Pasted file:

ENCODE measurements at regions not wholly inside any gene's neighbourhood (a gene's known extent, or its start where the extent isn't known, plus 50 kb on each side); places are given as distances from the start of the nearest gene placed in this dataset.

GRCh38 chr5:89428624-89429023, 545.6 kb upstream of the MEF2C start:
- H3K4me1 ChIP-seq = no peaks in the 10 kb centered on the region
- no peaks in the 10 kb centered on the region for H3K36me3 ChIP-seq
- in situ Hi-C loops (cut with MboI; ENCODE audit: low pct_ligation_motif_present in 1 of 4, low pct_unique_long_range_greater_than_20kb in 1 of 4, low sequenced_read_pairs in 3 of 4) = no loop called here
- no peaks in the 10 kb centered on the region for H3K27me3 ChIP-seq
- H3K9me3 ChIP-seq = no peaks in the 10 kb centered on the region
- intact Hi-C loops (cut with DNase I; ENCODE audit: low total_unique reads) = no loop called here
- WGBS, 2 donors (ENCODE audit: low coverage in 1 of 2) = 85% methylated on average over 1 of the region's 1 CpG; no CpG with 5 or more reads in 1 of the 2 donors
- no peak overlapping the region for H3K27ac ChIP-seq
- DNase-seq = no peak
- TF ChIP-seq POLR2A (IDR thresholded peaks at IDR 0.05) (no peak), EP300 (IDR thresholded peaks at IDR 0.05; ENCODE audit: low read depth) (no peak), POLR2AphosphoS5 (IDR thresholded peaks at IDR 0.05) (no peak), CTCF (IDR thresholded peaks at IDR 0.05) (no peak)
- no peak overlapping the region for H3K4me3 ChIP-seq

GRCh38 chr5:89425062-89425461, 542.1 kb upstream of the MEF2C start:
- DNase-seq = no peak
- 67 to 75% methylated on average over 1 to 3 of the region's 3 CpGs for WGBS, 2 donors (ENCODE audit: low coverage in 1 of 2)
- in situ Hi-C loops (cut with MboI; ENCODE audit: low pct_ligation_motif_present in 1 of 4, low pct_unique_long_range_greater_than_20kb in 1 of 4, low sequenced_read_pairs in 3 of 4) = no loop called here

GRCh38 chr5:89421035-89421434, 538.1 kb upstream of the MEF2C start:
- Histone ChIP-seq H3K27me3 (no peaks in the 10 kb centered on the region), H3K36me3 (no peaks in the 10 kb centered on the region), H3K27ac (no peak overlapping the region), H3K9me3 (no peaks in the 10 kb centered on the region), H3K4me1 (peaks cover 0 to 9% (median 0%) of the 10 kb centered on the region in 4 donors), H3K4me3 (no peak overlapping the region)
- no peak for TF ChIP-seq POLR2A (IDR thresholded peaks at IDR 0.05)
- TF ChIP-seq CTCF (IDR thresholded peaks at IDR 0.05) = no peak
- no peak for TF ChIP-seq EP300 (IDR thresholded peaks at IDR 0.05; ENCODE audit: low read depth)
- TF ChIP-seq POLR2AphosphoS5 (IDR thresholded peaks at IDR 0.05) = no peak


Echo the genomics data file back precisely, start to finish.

ENCODE measurements at regions not wholly inside any gene's neighbourhood (a gene's known extent, or its start where the extent isn't known, plus 50 kb on each side); places are given as distances from the start of the nearest gene placed in this dataset.

GRCh38 chr5:89428624-89429023, 545.6 kb upstream of the MEF2C start:
- H3K4me1 ChIP-seq = no peaks in the 10 kb centered on the region
- no peaks in the 10 kb centered on the region for H3K36me3 ChIP-seq
- in situ Hi-C loops (cut with MboI; ENCODE audit: low pct_ligation_motif_present in 1 of 4, low pct_unique_long_range_greater_than_20kb in 1 of 4, low sequenced_read_pairs in 3 of 4) = no loop called here
- no peaks in the 10 kb centered on the region for H3K27me3 ChIP-seq
- H3K9me3 ChIP-seq = no peaks in the 10 kb centered on the region
- intact Hi-C loops (cut with DNase I; ENCODE audit: low total_unique reads) = no loop called here
- WGBS, 2 donors (ENCODE audit: low coverage in 1 of 2) = 85% methylated on average over 1 of the region's 1 CpG; no CpG with 5 or more reads in 1 of the 2 donors
- no peak overlapping the region for H3K27ac ChIP-seq
- DNase-seq = no peak
- TF ChIP-seq POLR2A (IDR thresholded peaks at IDR 0.05) (no peak), EP300 (IDR thresholded peaks at IDR 0.05; ENCODE audit: low read depth) (no peak), POLR2AphosphoS5 (IDR thresholded peaks at IDR 0.05) (no peak), CTCF (IDR thresholded peaks at IDR 0.05) (no peak)
- no peak overlapping the region for H3K4me3 ChIP-seq

GRCh38 chr5:89425062-89425461, 542.1 kb upstream of the MEF2C start:
- DNase-seq = no peak
- 67 to 75% methylated on average over 1 to 3 of the region's 3 CpGs for WGBS, 2 donors (ENCODE audit: low coverage in 1 of 2)
- in situ Hi-C loops (cut with MboI; ENCODE audit: low pct_ligation_motif_present in 1 of 4, low pct_unique_long_range_greater_than_20kb in 1 of 4, low sequenced_read_pairs in 3 of 4) = no loop called here

GRCh38 chr5:89421035-89421434, 538.1 kb upstream of the MEF2C start:
- Histone ChIP-seq H3K27me3 (no peaks in the 10 kb centered on the region), H3K36me3 (no peaks in the 10 kb centered on the region), H3K27ac (no peak overlapping the region), H3K9me3 (no peaks in the 10 kb centered on the region), H3K4me1 (peaks cover 0 to 9% (median 0%) of the 10 kb centered on the region in 4 donors), H3K4me3 (no peak overlapping the region)
- no peak for TF ChIP-seq POLR2A (IDR thresholded peaks at IDR 0.05)
- TF ChIP-seq CTCF (IDR thresholded peaks at IDR 0.05) = no peak
- no peak for TF ChIP-seq EP300 (IDR thresholded peaks at IDR 0.05; ENCODE audit: low read depth)
- TF ChIP-seq POLR2AphosphoS5 (IDR thresholded peaks at IDR 0.05) = no peak